Description: The stoichiometry of biological components and their influence on dissolved distributions have long been of interest in the study of the oceans. Cobalt has the smallest oceanic inventory of inorganic micronutrients and hence is particularly vulnerable to influence by internal oceanic processes including euphotic zone uptake, remineralization, and scavenging. Here we observe not only large variations in dCo : P stoichiometry but also the acceleration of those dCo : P ratios in the upper water column in response to several environmental processes. The ecological stoichiometry of total dissolved cobalt (dCo) was examined using data from a US North Atlantic GEOTRACES transect and from a zonal South Atlantic GEOTRACES-compliant transect (GA03/3_e and GAc01) by Redfieldian analysis of its statistical relationships with the macronutrient phosphate. Trends in the dissolved cobalt to phosphate (dCo : P) stoichiometric relationships were evident in the basin-scale vertical structure of cobalt, with positive dCo : P slopes in the euphotic zone and negative slopes found in the ocean interior and in coastal environments. The euphotic positive slopes were often found to accelerate towards the surface and this was interpreted as being due to the combined influence of depleted phosphate, phosphorus-sparing (conserving) mechanisms, increased alkaline phosphatase metalloenzyme production (a zinc or perhaps cobalt enzyme), and biochemical substitution of Co for depleted Zn. Consistent with this, dissolved Zn (dZn) was found to be drawn down to only 2-fold more than dCo, despite being more than 18-fold more abundant in the ocean interior. Particulate cobalt concentrations increased in abundance from the base of the euphotic zone to become  ∼  10 % of the overall cobalt inventory in the upper euphotic zone with high stoichiometric values of  ∼  400 µmol Co mol−1 P. Metaproteomic results from the Bermuda Atlantic Time-series Study (BATS) station found cyanobacterial isoforms of the alkaline phosphatase enzyme to be prevalent in the upper water column, as well as a sulfolipid biosynthesis protein indicative of P sparing. The negative dCo : P relationships in the ocean interior became increasingly vertical with depth, and were consistent with the sum of scavenging and remineralization processes (as shown by their dCo : P vector sums). Attenuation of the remineralization with depth resulted in the increasingly vertical dCo : P relationships. Analysis of particulate Co with particulate Mn and particulate phosphate also showed positive linear relationships below the euphotic zone, consistent with the presence and increased relative influence of Mn oxide particles involved in scavenging. Visualization of dCo : P slopes across an ocean section revealed hotspots of scavenging and remineralization, such as at the hydrothermal vents and below the oxygen minimum zone (OMZ) region, respectively, while that of an estimate of Co* illustrated stoichiometrically depleted values in the mesopelagic and deep ocean due to scavenging. This study provides insights into the coupling between the dissolved and particulate phase that ultimately creates Redfield stoichiometric ratios, demonstrating that the coupling is not an instantaneous process and is influenced by the element inventory and rate of exchange between phases. Cobalt's small water column inventory and the influence of external factors on its biotic stoichiometry can erode its limited inertia and result in an acceleration of the dissolved stoichiometry towards that of the particulate phase in the upper euphotic zone. As human use of cobalt grows exponentially with widespread adoption of lithium ion batteries, there is a potential to affect the limited biogeochemical inertia of cobalt and its resultant ecology in the oceanic euphotic zone.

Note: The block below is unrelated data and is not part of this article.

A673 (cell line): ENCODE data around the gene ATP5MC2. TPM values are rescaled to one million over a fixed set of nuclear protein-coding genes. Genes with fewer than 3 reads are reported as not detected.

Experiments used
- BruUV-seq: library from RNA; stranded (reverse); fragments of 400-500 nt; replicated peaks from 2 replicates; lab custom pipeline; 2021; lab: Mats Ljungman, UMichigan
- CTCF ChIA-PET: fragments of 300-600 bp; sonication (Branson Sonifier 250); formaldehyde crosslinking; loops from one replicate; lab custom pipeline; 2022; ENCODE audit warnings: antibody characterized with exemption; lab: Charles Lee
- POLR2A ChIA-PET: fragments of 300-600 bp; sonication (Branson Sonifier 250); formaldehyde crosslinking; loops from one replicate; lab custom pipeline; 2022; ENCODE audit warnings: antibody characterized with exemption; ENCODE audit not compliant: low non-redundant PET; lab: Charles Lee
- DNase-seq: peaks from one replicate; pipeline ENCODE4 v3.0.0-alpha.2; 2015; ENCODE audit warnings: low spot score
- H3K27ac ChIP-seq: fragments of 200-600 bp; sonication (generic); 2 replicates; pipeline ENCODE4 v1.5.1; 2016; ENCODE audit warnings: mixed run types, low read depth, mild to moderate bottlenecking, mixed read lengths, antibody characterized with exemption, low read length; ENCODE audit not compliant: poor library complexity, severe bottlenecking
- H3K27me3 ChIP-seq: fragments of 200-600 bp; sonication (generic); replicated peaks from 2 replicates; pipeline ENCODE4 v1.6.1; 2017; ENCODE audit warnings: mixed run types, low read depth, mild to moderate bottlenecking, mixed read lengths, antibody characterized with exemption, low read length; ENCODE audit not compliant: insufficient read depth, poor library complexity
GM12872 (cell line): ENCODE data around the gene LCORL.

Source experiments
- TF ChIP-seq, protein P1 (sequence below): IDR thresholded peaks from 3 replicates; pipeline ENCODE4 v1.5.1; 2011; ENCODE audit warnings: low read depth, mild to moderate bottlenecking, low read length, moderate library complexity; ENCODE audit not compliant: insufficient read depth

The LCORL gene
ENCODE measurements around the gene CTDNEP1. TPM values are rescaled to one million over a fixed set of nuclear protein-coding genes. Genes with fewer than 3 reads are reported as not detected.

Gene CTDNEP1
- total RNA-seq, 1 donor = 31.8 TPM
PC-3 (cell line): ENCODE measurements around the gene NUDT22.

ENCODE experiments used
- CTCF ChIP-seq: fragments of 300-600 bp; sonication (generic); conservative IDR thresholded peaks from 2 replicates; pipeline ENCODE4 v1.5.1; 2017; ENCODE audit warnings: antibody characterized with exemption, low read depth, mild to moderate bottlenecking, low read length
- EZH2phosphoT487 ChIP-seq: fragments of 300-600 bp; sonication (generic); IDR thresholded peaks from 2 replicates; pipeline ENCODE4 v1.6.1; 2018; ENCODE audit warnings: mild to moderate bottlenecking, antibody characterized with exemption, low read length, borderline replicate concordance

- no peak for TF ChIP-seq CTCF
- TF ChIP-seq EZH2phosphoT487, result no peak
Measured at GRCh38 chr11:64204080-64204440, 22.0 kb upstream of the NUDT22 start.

Description: This work was funded by the National Science Foundation as part of the US GEOTRACES North Atlantic Zonal Transect program under grants OCE-0928414 and OCE-1435056 (to Mak A. Saito), OCE-0928289 (to Benjamin S. Twining), OCE-0963026 (to Phoebe Lam) and support from the Gordon and Betty Moore Foundation (3782 to Mak A. Saito).